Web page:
If we aim to understand professional learning and practice in material, embodied and discursive terms,then one obvious place to turn methodologically is to ethnography and observation. Ethnographicmethods normally presuppose the physical presence of the researcher in the research setting. In thispaper we explore what it might mean to observe, document and represent practices throughethnographic work in contexts of (i) interdisciplinary collaboration; (ii) economic and time pressures,making extended periods of observation difficult; and (iii)multi-sited, including international, collaboration.As we conduct and plan projects that involve scholars from different national and disciplinarybackgrounds, and imagine the temporal and spatial opportunities and constraints within which ourresearch unfolds, we are forced to think through what it means to ‘be there’, observing, in the field, aspractices and learning unfold. The material contexts in which we now work challenge the notion of thesingle ethnographer whose embodied presence in the field underpins an embodied understanding of theworld. We have to rely on others’ experiences, read field notes we didn’t write ourselves, engage withsituations where we don’t share a common language with participants, and make sense of the differentways data, analysis and theory have meaning for us as collaborators from health, geography andeducation backgrounds, drawing on a range of theoretical frames in our research.In order to grapple more fully and tangibly with these issues, we undertook a piece of observational workin a health professional education setting in Linköping, Sweden. An experienced gynaecologist andeducator, ‘Birgit’, runs evening sessions for small groups of medical students. Central to these are the‘professional patients’ – women who make themselves, their bodies, available so that students can learnand practise pelvic examination. Two of us, Madeleine and Nick, were present at one evening’s session;Alison was not. In the paper we will present excerpts from Nick’s and then Madeleine’s account of thesame ‘moment’ during the session. These will be followed by reflections from Alison as a remote‘participant’, on the sorts of understandings and questions that arise for her in this different position. Wewill then develop a collective response to the ‘data’, foregrounding ways in which our personal,professional, and disciplinary backgrounds or ways of being shape our engagement with the world, thedifferent accounts, and our responses to each other. We complicate notions of ‘being there’ to exploremultiple ‘beings there’ and ‘beings apart’, highlighting important theoretical and methodological issuesaround observation, representation, and analysis, and reflecting on these in terms of theoreticalgroundings of our substantive analysis in practice theory.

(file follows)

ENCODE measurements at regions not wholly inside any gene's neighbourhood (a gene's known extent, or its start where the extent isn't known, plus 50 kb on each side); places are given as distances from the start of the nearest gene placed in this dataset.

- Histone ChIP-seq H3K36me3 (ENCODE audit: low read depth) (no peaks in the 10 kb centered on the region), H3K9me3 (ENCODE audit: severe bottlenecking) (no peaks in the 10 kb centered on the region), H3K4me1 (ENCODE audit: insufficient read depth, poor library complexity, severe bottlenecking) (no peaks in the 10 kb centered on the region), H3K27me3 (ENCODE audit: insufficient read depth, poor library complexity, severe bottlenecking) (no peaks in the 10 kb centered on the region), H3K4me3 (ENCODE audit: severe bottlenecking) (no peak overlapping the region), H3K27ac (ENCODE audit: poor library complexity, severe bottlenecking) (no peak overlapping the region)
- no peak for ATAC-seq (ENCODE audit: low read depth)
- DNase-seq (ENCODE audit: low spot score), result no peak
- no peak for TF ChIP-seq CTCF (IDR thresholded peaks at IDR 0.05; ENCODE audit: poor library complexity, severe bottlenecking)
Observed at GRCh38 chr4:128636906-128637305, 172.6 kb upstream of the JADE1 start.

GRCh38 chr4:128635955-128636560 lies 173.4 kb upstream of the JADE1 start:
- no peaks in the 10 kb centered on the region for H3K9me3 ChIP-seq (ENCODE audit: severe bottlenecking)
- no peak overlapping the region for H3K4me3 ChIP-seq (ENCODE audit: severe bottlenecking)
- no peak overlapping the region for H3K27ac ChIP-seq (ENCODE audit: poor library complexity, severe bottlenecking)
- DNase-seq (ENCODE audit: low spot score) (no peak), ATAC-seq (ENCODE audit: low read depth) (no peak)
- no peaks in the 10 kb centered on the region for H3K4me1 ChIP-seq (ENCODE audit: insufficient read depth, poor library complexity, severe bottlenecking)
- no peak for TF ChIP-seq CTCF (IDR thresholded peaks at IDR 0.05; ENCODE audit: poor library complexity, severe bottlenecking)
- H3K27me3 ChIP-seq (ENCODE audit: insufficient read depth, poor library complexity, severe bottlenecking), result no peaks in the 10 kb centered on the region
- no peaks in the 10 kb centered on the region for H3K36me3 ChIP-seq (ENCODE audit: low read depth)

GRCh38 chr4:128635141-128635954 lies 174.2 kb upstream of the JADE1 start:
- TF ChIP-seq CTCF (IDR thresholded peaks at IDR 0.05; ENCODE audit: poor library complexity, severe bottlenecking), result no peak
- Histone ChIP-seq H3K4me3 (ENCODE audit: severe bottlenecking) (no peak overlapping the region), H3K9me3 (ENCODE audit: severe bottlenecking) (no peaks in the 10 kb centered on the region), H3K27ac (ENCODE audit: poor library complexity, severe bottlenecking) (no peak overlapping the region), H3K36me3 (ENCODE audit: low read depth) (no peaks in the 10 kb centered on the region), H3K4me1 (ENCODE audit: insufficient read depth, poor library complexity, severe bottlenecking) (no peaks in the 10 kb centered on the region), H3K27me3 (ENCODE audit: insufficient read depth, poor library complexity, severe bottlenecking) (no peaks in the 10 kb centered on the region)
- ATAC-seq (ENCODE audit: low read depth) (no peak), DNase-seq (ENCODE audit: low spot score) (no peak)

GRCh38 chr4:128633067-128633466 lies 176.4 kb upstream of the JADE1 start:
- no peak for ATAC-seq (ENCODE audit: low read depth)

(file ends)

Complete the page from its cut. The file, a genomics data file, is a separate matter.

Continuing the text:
2012. 11-11 p.